Philanthropists are always looking for hard evidence that their efforts are productive. Academics are always coming up with new theories. Today they focus on “metrics” as the measure of productivity. How many people were helped? How many shots were given, mosquito nets delivered? While these measures are important, they can also be manipulated and they are often difficult to verify. And, do they really measure lasting impact? This is something we at WMI look at all the time. We have realized that our village-level focus, being embedded in a small geographical area, has afforded us something very important: the opportunity to witness change over time. Not only do we see visible evidence of the change, the women also share ongoing narratives of how life has improved since the loan program launched.

Each of our 14 village programs has a small loan fund and costs less than $70,000 to set up. The programs are directed and run by local women and are designed to run self-sufficiently from the interest income generated by the revolving loan fund. This small amount of money has spawned change that is permanent. Visit Buyobo and you will see the new businesses – originally run from a mat on the ground, they are now housed in brick structures. You will see the children thriving and learning – and now going off to college through the profits from their mother’s businesses. You will see improved housing – concrete floors when a dirt floor once sufficed; tin roofs replacing thatch. You will see families working together on their businesses – and a significant drop in domestic violence. To see the change, all you have to do is look.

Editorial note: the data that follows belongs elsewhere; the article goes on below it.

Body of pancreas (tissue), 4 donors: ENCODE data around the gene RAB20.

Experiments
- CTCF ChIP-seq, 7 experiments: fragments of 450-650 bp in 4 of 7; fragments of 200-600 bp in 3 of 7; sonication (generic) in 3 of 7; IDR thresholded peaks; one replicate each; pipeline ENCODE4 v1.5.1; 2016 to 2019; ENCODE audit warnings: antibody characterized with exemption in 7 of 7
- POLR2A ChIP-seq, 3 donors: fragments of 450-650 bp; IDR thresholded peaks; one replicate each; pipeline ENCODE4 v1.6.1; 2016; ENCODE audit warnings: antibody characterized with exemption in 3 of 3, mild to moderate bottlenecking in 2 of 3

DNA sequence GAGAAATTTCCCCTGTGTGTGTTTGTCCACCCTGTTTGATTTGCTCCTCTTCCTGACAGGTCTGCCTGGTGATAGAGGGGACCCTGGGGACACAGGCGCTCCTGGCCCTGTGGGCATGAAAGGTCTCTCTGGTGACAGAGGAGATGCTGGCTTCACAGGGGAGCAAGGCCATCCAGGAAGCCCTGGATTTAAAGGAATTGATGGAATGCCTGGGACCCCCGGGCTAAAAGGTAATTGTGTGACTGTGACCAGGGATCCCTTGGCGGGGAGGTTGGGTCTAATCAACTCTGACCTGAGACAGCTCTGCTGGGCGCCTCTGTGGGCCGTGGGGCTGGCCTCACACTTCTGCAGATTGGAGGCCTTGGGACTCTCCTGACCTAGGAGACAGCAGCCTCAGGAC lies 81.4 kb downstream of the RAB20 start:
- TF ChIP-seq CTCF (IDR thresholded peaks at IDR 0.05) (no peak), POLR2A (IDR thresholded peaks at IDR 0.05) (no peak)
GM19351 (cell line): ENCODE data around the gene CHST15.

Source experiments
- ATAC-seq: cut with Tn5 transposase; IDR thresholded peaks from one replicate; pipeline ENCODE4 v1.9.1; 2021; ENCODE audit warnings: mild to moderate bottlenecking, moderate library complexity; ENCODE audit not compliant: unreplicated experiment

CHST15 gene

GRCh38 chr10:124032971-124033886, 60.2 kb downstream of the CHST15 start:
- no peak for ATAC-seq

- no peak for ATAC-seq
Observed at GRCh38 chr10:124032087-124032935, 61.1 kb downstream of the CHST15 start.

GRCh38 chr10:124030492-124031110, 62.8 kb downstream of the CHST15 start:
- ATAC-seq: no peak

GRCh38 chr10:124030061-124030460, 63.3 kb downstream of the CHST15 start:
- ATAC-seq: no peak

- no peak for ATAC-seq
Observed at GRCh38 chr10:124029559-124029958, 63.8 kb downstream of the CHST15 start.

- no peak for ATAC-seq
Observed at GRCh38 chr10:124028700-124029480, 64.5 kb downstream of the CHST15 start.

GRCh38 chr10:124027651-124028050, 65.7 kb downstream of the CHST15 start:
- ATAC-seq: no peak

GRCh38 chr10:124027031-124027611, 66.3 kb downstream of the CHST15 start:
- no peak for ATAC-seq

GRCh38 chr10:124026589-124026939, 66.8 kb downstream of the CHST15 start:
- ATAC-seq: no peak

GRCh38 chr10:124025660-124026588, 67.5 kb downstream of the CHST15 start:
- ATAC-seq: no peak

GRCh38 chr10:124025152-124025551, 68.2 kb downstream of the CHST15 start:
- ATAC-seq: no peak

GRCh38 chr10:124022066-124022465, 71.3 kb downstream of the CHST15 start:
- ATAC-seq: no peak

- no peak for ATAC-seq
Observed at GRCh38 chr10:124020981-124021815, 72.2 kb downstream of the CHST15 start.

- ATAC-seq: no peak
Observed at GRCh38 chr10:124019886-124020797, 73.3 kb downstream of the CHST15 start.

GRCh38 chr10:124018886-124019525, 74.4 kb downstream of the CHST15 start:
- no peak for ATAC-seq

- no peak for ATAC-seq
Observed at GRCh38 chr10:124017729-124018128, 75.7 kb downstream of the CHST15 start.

On behalf of the thousands of rural women and their families who have benefited from WMI, we wish to extend our sincere and heartfelt gratitude and appreciation to all of you for your generous support towards improving their social and economic conditions.  Your invaluable contributions have transformed the lives of a rural woman in profound and permanent ways. Without your support, all of this would not be possible. Thank you so very much.

Mar 18, 2015

Won't you Help Another Woman Like Penina?

Penina's Students
Penina's Students

Along with running the WMI loan hub, our staff  are also teachers in Buyobo or nearby villages. It is a requirement our staff to be literate in English, and this targets the local teacher population. These women teach, coordinate loan groups and office operations, while also running businesses and raising their families. They are an impressive group of women!